HyBoost concept achieving close to Prius-level CO2 emissions; aggressive downsizing with advanced boosting and micro-hybrid system
1 November 2011
|HyBoost offers comparable performance to the conventional current 2.0L variant but with fuel economy of a strong hybrid. Click to enlarge.|
The HyBoost demonstrator being developed by Ricardo and its partners (earlier post) is achieving comparable performance to the conventional 2.0L version of its vehicle (a 2009 Ford Focus) but with fuel economy and CO2 emissions approaching those of a Prius, according to David Boggs, Ricardo Technical Specialist, Engines, in a presentation at the recent 2011 Directions in Engine-Efficiency and Emissions Research Conference (DEER) hosted by the Department of Energy in Detroit.
HyBoost achieves this by combining aggressive 50% downsizing of the engine with an electric supercharger for transient low-speed performance, and a micro-hybrid stop-start and energy recuperation systems, Boggs said.
Downsizing the 2.0-liter base engine to a 1-liter, boosted direct injection (EcoBoost) engine delivers up to a 25% reduction. The stop-start system with 6 kW of regenerative braking capability delivers another 10%. Cooled EGR, revised turbo match and the e-boost at the low end provides another 6% reduction, while the use of taller gears and a gearshift advisor chips in another 7% reduction. The HyBoost demonstrator comes in at around 99 g CO2/km but with further system optimization, Boggs said, they can get it down to around 89—the same rating as the Prius.
|Click to enlarge.|
|Ricardo’s gasoline engine roadmap focuses on CO2 reduction through downsizing and the use of synergistic technologies. Click to enlarge.|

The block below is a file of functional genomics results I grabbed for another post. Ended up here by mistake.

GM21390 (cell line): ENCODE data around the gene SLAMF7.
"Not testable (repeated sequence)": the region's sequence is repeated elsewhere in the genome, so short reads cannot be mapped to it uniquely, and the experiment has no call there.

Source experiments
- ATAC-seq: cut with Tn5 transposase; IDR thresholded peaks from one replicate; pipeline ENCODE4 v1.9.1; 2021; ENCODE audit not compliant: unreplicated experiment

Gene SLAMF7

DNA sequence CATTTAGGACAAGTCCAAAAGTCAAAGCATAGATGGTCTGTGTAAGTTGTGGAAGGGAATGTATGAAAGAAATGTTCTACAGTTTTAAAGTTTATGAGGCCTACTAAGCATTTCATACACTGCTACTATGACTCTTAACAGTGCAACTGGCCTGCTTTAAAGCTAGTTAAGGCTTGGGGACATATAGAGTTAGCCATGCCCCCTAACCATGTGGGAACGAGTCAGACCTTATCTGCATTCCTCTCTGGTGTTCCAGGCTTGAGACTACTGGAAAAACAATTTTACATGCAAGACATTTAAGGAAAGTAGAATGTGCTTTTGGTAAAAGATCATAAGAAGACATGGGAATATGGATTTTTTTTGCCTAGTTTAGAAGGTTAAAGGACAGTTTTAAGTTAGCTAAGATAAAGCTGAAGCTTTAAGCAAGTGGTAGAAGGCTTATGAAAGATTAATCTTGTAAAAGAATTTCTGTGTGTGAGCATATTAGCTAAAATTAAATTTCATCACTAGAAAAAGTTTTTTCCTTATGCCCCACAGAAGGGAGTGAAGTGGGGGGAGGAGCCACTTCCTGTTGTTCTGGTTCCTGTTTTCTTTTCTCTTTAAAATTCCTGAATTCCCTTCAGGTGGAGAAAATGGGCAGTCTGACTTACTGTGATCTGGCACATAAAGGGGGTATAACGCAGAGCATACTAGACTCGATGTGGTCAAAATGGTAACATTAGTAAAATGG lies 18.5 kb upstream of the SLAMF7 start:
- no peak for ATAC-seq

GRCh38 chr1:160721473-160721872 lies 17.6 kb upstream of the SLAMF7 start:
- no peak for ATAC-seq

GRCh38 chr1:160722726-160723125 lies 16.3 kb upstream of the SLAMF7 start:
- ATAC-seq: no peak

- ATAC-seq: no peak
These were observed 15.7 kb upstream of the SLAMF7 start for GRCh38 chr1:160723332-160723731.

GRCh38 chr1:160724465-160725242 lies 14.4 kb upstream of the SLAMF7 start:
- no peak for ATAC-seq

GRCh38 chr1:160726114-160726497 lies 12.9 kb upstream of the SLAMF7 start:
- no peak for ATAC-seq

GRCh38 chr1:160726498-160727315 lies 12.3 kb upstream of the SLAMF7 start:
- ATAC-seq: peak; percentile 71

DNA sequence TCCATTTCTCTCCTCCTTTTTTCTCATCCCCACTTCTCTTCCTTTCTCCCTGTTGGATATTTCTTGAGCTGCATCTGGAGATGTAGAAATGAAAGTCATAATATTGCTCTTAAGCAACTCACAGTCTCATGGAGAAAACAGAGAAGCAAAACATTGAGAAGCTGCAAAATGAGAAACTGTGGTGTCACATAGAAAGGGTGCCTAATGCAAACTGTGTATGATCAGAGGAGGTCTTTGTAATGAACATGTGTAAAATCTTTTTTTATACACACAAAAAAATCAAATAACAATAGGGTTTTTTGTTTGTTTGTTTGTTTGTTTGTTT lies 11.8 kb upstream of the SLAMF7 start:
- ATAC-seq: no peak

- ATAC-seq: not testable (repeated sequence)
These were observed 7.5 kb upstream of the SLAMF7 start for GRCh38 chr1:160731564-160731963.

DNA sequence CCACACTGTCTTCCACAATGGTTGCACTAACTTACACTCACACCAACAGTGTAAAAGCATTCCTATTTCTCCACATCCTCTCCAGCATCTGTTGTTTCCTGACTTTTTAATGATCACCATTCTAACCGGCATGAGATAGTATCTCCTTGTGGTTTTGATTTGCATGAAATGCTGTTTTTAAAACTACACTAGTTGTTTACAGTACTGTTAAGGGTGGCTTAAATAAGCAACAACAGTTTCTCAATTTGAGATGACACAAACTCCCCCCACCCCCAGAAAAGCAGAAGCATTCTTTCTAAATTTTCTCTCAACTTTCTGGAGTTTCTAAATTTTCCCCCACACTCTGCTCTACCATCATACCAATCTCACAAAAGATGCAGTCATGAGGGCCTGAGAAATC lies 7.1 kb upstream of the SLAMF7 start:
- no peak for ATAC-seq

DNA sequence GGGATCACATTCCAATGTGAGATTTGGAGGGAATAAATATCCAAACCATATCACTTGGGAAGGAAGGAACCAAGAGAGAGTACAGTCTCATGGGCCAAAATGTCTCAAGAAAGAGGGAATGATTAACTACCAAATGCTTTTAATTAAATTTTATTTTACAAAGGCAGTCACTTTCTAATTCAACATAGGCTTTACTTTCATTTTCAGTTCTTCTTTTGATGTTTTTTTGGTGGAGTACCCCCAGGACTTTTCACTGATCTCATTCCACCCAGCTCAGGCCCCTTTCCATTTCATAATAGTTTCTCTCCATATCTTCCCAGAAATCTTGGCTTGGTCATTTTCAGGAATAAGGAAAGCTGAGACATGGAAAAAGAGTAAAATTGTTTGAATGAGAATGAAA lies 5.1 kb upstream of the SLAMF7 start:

Engine downsizing is central to Ricardo’s gasoline engine roadmap for future CO2 and fuel economy improvements. Next-generation spray guided direct injection combustion systems support aggressive engine downsizing with robust stratified engine operation having excellent fuel consumption. A highly tolerant combustion system and knock mitigation are necessary to achieve the very high BMEP levels. The HyBoost vehicle demonstrates the potential to achieve CO2 reduction significantly with cost-effective technologies...the application of synergistic technologies enables high levels of engine downsizing and vehicle fuel economy improvement.—David Boggs
Micro-hybrid market. According to a recent report from Pike Research, sales of vehicles equipped with stop-start systems—one of the synergistic technologies highlighted in the HyBoost concept—will grow rapidly in the coming decade, rising from 3 million units in 2011 to 37.3 million units per year by 2020. By the end of the decade, a total of 186 million vehicles globally will incorporate the technology, which will become standard on the majority of vehicles sold in Europe as well as on dozens of models in North America and Asia, according to the Pike report.
Requiring more robust batteries and starter systems than are found in conventional internal combustion engine (ICE) vehicles, and priced at a small premium over ICEs, stop-start vehicles (SSVs) are considerably less expensive than hybrid electric vehicles (HEVs).
By 2020, stop-start vehicles will represent more than one-third of all light-duty vehicle sales. SSVs are already outselling hybrids globally by a factor of 3.5 to 1, and that gap will widen to a 16 to 1 ratio by 2017 because of the lower cost of SSVs compared to HEVs.—Pike research director John Gartner
Due to stringent emissions regulations, the largest SSV market for the forecast period (to 2020) will be Western Europe, which will represent 98% of the 3 million SSVs sold in 2011. By 2020, Western Europe will account for 42% of all SSVs sold. The fastest-growing region for SSV sales will be North America, where annual sales will roughly double each year from 2011 through 2020, according to Pike. More than two dozen SSV models were available in Western Europe as of early 2011, while in the United States, only three SSV models are for sale.
Application of Synergistic Technologies to Achieve High Levels of Gasoline Engine Downsizing (David Boggs, DEER 2011)
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